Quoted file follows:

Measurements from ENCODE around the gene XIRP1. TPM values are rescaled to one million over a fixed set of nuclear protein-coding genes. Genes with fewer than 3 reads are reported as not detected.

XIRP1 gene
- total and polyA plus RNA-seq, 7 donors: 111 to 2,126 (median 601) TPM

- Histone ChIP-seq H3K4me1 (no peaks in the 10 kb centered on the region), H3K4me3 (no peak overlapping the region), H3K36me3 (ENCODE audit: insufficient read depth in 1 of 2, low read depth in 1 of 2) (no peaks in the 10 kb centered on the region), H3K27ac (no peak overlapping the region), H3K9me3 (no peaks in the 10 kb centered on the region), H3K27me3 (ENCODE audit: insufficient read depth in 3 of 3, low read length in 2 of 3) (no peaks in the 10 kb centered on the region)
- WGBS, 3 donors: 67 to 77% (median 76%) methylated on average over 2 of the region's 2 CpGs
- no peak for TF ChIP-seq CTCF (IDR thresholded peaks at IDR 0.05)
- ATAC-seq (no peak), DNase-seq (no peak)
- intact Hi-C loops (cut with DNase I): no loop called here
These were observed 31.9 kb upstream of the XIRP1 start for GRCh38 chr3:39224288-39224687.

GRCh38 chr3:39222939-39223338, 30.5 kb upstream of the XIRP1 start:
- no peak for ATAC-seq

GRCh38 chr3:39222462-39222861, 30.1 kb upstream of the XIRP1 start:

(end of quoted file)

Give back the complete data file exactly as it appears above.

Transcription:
Measurements from ENCODE around the gene XIRP1. TPM values are rescaled to one million over a fixed set of nuclear protein-coding genes. Genes with fewer than 3 reads are reported as not detected.

XIRP1 gene
- total and polyA plus RNA-seq, 7 donors: 111 to 2,126 (median 601) TPM

- Histone ChIP-seq H3K4me1 (no peaks in the 10 kb centered on the region), H3K4me3 (no peak overlapping the region), H3K36me3 (ENCODE audit: insufficient read depth in 1 of 2, low read depth in 1 of 2) (no peaks in the 10 kb centered on the region), H3K27ac (no peak overlapping the region), H3K9me3 (no peaks in the 10 kb centered on the region), H3K27me3 (ENCODE audit: insufficient read depth in 3 of 3, low read length in 2 of 3) (no peaks in the 10 kb centered on the region)
- WGBS, 3 donors: 67 to 77% (median 76%) methylated on average over 2 of the region's 2 CpGs
- no peak for TF ChIP-seq CTCF (IDR thresholded peaks at IDR 0.05)
- ATAC-seq (no peak), DNase-seq (no peak)
- intact Hi-C loops (cut with DNase I): no loop called here
These were observed 31.9 kb upstream of the XIRP1 start for GRCh38 chr3:39224288-39224687.

GRCh38 chr3:39222939-39223338, 30.5 kb upstream of the XIRP1 start:
- no peak for ATAC-seq

GRCh38 chr3:39222462-39222861, 30.1 kb upstream of the XIRP1 start: